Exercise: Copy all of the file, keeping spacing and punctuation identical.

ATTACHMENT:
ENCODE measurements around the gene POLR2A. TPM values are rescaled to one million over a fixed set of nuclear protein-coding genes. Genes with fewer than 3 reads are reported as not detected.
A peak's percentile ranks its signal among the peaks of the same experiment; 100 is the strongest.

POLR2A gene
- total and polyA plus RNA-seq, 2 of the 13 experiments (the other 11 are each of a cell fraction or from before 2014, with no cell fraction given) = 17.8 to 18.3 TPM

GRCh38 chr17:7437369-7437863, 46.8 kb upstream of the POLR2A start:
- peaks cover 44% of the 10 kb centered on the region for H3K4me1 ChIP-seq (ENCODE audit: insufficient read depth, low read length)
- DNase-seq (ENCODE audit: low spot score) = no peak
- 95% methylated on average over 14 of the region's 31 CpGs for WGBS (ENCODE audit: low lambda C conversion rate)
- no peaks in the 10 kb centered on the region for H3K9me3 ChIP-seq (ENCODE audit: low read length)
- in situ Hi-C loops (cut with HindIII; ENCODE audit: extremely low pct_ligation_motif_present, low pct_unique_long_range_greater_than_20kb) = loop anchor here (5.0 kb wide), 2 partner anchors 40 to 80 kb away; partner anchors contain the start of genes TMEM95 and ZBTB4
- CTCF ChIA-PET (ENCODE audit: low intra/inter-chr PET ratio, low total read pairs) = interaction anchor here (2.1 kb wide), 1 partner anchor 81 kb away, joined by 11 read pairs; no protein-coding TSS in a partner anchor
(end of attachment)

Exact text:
ENCODE measurements around the gene POLR2A. TPM values are rescaled to one million over a fixed set of nuclear protein-coding genes. Genes with fewer than 3 reads are reported as not detected.
A peak's percentile ranks its signal among the peaks of the same experiment; 100 is the strongest.

POLR2A gene
- total and polyA plus RNA-seq, 2 of the 13 experiments (the other 11 are each of a cell fraction or from before 2014, with no cell fraction given) = 17.8 to 18.3 TPM

GRCh38 chr17:7437369-7437863, 46.8 kb upstream of the POLR2A start:
- peaks cover 44% of the 10 kb centered on the region for H3K4me1 ChIP-seq (ENCODE audit: insufficient read depth, low read length)
- DNase-seq (ENCODE audit: low spot score) = no peak
- 95% methylated on average over 14 of the region's 31 CpGs for WGBS (ENCODE audit: low lambda C conversion rate)
- no peaks in the 10 kb centered on the region for H3K9me3 ChIP-seq (ENCODE audit: low read length)
- in situ Hi-C loops (cut with HindIII; ENCODE audit: extremely low pct_ligation_motif_present, low pct_unique_long_range_greater_than_20kb) = loop anchor here (5.0 kb wide), 2 partner anchors 40 to 80 kb away; partner anchors contain the start of genes TMEM95 and ZBTB4
- CTCF ChIA-PET (ENCODE audit: low intra/inter-chr PET ratio, low total read pairs) = interaction anchor here (2.1 kb wide), 1 partner anchor 81 kb away, joined by 11 read pairs; no protein-coding TSS in a partner anchor